Whereas Senator Hubert H. Humphrey, a Democrat from Minnesota, and Representative John Saylor, a Republican from Pennsylvania, originally introduced the legislation with strong bipartisan support in both bodies of Congress;

Whereas with the help of their colleagues, including cosponsors Gaylord Nelson, William Proxmire, and Henry ‘Scoop’ M. Jackson, and other conservation allies, including Secretary of Interior Stewart L. Udall and Representative Morris K. Udall, Senator Humphrey and Representative Saylor toiled 8 years to secure nearly unanimous passage of the legislation, 78 to 8 in the Senate, and 373 to 1 in the House of Representatives;

Whereas critical support in the Senate for the Wilderness Act came from 3 Senators who still serve in the Senate as of 2004: Senator Robert C. Byrd, Senator Daniel Inouye, and Senator Edward M. Kennedy;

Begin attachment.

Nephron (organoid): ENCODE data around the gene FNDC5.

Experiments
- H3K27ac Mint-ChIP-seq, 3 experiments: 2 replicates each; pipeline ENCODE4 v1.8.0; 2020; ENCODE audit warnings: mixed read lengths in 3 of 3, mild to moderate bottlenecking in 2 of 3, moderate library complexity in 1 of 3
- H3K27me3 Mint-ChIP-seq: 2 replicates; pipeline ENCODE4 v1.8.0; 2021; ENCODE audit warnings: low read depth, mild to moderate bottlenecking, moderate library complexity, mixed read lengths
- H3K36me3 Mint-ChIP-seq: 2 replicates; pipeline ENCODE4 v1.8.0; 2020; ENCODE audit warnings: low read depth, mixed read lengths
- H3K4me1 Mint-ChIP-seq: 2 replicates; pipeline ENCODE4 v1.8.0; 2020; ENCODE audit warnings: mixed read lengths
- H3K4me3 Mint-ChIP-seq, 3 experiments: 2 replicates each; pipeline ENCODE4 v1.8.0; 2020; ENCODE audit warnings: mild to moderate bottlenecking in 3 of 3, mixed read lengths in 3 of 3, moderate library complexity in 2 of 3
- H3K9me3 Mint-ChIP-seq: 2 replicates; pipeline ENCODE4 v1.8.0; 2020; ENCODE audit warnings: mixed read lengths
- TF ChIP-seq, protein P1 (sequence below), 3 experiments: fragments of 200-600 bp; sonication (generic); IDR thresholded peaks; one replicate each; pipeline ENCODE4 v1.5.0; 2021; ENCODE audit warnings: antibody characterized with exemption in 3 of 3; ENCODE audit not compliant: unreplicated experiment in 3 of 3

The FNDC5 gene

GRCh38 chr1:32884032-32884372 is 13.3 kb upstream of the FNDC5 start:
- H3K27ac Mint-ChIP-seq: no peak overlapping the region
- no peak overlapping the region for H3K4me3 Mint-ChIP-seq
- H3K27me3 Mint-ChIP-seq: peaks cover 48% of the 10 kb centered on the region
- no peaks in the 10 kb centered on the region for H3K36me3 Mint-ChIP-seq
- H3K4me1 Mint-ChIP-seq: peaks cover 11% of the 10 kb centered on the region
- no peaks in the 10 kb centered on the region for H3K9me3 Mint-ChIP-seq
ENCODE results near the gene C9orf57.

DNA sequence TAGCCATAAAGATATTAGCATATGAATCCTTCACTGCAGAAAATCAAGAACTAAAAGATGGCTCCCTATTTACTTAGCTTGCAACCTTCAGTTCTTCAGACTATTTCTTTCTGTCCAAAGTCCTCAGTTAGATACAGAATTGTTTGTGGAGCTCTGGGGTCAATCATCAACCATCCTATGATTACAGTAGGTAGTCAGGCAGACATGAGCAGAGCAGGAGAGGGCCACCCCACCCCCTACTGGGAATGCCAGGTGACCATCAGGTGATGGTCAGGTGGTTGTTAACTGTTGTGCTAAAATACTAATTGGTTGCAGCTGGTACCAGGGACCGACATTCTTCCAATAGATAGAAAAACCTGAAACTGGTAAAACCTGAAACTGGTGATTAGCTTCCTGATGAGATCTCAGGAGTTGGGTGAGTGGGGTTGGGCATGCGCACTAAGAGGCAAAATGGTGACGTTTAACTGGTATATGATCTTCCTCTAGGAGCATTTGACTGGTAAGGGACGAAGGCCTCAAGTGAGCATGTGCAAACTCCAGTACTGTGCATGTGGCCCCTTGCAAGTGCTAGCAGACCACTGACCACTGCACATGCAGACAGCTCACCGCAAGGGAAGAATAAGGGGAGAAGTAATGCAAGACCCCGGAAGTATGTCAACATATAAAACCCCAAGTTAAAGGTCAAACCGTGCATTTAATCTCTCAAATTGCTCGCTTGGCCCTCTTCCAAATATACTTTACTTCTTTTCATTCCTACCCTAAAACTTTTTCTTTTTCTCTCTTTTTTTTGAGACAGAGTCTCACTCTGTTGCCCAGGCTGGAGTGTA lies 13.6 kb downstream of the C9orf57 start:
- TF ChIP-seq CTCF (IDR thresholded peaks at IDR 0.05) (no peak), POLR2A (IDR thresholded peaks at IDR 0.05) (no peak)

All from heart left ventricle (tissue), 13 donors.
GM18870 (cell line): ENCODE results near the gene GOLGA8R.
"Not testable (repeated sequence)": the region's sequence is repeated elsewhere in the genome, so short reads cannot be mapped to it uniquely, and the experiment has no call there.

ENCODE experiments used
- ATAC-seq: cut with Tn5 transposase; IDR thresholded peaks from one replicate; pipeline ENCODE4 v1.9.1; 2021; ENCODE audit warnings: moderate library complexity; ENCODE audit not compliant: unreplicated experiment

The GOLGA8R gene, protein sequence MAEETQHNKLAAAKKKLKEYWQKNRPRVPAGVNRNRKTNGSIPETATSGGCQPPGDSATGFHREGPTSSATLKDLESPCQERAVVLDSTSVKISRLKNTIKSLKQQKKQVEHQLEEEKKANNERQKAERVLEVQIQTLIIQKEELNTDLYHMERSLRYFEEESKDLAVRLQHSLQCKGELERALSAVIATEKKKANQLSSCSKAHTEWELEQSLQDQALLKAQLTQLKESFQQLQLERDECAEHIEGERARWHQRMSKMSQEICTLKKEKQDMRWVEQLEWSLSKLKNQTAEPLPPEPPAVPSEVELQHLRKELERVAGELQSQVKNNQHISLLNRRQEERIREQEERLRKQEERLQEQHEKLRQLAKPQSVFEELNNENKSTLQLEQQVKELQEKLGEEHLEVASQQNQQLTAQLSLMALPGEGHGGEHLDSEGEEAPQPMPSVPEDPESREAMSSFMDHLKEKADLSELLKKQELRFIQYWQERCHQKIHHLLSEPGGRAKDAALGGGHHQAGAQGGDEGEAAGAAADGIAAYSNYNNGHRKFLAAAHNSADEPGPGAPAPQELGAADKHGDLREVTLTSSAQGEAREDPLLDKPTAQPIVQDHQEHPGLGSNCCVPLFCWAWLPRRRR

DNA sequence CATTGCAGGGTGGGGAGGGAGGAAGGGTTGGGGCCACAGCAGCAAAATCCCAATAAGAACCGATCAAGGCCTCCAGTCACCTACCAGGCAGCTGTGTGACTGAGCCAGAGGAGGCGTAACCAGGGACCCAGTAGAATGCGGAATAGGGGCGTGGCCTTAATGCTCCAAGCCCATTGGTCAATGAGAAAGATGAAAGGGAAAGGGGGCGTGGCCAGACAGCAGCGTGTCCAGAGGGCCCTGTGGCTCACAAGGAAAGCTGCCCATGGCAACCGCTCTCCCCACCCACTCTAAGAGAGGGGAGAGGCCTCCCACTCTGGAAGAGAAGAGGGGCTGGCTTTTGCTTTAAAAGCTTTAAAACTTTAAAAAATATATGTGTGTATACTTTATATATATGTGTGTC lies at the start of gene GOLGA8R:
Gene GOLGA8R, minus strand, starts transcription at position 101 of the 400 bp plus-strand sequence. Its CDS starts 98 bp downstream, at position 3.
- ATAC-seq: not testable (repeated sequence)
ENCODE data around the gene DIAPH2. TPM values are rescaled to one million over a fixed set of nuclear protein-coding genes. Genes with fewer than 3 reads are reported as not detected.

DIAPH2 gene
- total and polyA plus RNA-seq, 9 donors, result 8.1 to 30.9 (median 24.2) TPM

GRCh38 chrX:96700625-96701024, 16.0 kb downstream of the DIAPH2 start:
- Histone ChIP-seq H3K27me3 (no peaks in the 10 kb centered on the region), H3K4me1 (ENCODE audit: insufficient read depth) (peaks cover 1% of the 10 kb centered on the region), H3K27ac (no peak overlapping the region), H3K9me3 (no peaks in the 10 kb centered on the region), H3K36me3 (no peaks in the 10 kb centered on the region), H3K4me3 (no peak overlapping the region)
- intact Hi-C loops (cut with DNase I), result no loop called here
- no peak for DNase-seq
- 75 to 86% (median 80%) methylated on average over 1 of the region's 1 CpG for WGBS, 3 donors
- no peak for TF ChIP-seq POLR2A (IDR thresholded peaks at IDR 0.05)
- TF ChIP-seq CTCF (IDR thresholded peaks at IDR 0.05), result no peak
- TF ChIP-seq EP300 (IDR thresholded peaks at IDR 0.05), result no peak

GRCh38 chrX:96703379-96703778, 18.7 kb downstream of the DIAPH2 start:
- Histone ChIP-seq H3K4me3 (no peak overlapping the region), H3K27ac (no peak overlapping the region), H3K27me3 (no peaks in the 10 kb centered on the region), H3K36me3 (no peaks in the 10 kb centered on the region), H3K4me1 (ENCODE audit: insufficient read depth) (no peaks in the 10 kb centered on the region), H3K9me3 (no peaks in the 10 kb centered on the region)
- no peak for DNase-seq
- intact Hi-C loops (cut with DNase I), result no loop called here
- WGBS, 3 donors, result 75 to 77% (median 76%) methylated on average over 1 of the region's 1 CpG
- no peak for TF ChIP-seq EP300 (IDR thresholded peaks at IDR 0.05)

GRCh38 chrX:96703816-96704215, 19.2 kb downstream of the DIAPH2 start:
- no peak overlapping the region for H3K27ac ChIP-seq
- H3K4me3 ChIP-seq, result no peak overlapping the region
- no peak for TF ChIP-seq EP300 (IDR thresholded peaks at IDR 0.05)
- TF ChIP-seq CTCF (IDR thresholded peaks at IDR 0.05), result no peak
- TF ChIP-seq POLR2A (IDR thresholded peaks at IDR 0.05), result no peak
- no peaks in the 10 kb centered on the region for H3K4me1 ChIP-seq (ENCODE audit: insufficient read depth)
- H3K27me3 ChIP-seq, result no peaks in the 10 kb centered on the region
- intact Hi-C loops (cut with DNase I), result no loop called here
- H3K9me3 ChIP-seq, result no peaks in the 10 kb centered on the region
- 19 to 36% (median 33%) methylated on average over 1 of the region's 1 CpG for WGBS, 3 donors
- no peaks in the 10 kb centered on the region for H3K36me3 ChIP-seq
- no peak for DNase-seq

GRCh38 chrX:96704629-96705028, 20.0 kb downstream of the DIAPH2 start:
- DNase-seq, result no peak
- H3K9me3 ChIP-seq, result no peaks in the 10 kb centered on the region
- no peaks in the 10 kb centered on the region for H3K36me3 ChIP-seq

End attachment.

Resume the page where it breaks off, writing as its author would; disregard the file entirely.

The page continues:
Whereas President John F. Kennedy, who came into office in 1961 with enactment of wilderness legislation part of his administration’s agenda, was assassinated before he could sign a bill into law;

Whereas 4 wilderness champions, Aldo Leopold, Olaus Murie, Bob Marshall, and Howard Zahniser, sadly, also passed away before seeing the fruits of their labors ratified by Congress and sent to the President;

Whereas President Lyndon B. Johnson signed into law the Wilderness Act in the Rose Garden on September 3, 1964, establishing a system of wilderness heritage as President Kennedy and the conservation community had so ardently envisioned and eloquently articulated;

Whereas now, as a consequence of wide popular support, the people of the United States have a system of places wild and free for the permanent good of the whole people of this great Nation;

Whereas over the past 40 years the system for protecting an enduring resource of wilderness has been built upon by subsequent Presidents, successive leaders of Congress, and experts in the land managing agencies within the Departments of the Interior and Agriculture;

Whereas today that system is 10 times larger than when first established;